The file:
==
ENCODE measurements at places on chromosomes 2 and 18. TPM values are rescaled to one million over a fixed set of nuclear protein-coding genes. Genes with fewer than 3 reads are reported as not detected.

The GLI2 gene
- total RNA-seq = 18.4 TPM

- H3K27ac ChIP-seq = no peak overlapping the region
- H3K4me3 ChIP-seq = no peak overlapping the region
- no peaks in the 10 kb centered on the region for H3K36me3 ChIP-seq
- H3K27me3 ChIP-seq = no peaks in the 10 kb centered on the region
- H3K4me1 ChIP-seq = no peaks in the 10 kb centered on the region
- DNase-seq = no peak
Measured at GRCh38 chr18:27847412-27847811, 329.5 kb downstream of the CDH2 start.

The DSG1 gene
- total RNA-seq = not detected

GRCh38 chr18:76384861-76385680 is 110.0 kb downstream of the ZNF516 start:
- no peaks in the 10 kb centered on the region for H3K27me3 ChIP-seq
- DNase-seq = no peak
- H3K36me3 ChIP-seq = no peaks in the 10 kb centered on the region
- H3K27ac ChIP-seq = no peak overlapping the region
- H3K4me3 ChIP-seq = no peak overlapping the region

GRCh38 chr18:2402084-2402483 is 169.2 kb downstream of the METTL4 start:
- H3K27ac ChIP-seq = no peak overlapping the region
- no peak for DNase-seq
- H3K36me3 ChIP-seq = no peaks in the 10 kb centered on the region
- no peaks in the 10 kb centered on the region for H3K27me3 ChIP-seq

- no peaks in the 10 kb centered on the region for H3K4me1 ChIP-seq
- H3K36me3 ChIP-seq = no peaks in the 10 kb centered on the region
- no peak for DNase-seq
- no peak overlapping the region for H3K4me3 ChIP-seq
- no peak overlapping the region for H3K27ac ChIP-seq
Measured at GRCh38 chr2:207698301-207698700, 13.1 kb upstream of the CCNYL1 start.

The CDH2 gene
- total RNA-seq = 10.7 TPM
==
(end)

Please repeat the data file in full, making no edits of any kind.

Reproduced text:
ENCODE measurements at places on chromosomes 2 and 18. TPM values are rescaled to one million over a fixed set of nuclear protein-coding genes. Genes with fewer than 3 reads are reported as not detected.

The GLI2 gene
- total RNA-seq = 18.4 TPM

- H3K27ac ChIP-seq = no peak overlapping the region
- H3K4me3 ChIP-seq = no peak overlapping the region
- no peaks in the 10 kb centered on the region for H3K36me3 ChIP-seq
- H3K27me3 ChIP-seq = no peaks in the 10 kb centered on the region
- H3K4me1 ChIP-seq = no peaks in the 10 kb centered on the region
- DNase-seq = no peak
Measured at GRCh38 chr18:27847412-27847811, 329.5 kb downstream of the CDH2 start.

The DSG1 gene
- total RNA-seq = not detected

GRCh38 chr18:76384861-76385680 is 110.0 kb downstream of the ZNF516 start:
- no peaks in the 10 kb centered on the region for H3K27me3 ChIP-seq
- DNase-seq = no peak
- H3K36me3 ChIP-seq = no peaks in the 10 kb centered on the region
- H3K27ac ChIP-seq = no peak overlapping the region
- H3K4me3 ChIP-seq = no peak overlapping the region

GRCh38 chr18:2402084-2402483 is 169.2 kb downstream of the METTL4 start:
- H3K27ac ChIP-seq = no peak overlapping the region
- no peak for DNase-seq
- H3K36me3 ChIP-seq = no peaks in the 10 kb centered on the region
- no peaks in the 10 kb centered on the region for H3K27me3 ChIP-seq

- no peaks in the 10 kb centered on the region for H3K4me1 ChIP-seq
- H3K36me3 ChIP-seq = no peaks in the 10 kb centered on the region
- no peak for DNase-seq
- no peak overlapping the region for H3K4me3 ChIP-seq
- no peak overlapping the region for H3K27ac ChIP-seq
Measured at GRCh38 chr2:207698301-207698700, 13.1 kb upstream of the CCNYL1 start.

The CDH2 gene
- total RNA-seq = 10.7 TPM